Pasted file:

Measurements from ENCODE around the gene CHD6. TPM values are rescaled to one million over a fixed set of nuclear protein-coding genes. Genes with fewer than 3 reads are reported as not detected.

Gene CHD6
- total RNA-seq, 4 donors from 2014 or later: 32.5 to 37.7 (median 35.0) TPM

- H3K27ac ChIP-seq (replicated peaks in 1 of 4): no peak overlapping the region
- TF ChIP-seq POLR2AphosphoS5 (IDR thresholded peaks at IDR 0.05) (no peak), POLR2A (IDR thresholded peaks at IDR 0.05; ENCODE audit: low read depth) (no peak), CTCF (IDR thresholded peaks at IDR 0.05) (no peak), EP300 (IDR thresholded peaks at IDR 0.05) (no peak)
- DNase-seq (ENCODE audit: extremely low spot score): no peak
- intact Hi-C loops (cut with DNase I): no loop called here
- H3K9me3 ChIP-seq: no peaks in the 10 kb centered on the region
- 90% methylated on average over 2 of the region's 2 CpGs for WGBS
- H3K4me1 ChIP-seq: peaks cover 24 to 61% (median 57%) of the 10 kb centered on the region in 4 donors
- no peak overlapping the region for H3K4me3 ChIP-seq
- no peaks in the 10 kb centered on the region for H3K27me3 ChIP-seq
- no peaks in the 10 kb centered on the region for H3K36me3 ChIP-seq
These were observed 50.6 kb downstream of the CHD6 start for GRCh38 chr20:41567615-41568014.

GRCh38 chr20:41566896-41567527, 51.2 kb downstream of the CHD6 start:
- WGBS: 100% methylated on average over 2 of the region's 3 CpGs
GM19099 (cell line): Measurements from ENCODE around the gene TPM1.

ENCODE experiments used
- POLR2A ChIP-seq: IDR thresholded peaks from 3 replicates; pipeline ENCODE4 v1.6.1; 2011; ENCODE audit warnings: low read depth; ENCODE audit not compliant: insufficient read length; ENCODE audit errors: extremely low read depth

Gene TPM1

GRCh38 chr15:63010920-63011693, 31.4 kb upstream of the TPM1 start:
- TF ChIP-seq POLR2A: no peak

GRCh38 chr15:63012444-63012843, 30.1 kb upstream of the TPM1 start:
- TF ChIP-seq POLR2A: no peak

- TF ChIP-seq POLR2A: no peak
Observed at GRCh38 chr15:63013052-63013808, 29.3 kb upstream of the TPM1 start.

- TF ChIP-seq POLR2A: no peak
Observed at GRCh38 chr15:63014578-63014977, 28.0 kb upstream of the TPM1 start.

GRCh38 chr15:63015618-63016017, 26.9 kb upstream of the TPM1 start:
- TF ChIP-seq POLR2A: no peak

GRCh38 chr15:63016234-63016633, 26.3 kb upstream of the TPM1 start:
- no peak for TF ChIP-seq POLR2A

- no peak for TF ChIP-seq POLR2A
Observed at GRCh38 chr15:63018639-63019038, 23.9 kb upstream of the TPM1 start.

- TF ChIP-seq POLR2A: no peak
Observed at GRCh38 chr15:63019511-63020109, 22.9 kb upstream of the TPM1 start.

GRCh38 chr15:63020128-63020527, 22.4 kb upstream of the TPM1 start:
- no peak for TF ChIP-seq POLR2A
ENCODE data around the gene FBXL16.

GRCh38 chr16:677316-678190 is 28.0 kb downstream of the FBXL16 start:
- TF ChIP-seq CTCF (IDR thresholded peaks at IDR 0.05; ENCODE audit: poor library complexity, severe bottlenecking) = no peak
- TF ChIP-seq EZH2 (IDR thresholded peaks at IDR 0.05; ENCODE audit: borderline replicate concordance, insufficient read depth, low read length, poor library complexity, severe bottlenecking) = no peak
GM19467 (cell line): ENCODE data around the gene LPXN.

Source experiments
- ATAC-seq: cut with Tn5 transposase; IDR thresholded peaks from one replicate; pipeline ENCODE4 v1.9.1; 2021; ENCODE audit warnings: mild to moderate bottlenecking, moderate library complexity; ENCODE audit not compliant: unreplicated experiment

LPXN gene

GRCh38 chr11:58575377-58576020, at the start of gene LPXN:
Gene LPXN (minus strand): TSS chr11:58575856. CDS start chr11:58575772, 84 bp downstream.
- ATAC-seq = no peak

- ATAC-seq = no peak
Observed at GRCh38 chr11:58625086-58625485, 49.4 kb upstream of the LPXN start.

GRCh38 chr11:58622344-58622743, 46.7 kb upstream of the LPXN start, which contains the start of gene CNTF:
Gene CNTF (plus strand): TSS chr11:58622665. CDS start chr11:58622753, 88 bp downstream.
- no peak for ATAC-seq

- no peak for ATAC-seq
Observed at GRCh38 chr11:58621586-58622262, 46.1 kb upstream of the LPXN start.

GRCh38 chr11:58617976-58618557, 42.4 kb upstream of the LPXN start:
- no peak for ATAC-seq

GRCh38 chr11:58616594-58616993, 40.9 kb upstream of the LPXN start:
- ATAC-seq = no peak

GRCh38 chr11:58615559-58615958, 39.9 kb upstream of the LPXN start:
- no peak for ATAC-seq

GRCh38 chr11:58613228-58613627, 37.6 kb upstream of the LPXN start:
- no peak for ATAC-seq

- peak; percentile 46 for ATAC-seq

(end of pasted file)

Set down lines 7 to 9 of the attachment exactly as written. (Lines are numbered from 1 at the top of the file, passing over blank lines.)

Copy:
- intact Hi-C loops (cut with DNase I): no loop called here
- H3K9me3 ChIP-seq: no peaks in the 10 kb centered on the region
- 90% methylated on average over 2 of the region's 2 CpGs for WGBS